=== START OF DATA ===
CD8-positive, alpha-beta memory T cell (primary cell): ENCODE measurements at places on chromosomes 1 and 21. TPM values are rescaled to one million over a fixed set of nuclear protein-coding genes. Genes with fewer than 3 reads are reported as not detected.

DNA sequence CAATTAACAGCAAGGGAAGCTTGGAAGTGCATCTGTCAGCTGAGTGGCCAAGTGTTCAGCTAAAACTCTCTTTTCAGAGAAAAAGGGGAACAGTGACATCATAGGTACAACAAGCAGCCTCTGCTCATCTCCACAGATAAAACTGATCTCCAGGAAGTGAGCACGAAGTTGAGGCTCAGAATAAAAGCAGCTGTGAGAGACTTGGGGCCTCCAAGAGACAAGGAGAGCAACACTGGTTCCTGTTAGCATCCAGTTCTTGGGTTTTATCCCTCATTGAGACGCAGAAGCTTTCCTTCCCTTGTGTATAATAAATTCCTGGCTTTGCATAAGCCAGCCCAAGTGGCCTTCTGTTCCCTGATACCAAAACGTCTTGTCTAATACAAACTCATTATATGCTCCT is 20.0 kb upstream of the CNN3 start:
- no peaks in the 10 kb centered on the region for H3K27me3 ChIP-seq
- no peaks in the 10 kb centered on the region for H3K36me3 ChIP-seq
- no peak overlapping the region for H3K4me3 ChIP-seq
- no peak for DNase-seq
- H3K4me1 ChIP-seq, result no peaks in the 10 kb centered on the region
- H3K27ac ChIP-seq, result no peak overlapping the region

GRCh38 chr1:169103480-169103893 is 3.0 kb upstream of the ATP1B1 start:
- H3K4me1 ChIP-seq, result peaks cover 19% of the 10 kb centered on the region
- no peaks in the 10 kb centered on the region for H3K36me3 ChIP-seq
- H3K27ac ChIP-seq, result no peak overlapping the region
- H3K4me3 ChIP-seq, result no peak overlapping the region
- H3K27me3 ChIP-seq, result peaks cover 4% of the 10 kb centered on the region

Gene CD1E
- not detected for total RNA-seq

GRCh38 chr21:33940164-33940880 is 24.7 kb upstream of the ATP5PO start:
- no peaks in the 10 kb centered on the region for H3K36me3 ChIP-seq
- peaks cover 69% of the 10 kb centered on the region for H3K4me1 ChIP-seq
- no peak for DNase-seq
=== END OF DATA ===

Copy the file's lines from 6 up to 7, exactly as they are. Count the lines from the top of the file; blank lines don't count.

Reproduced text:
- no peak for DNase-seq
- H3K4me1 ChIP-seq, result no peaks in the 10 kb centered on the region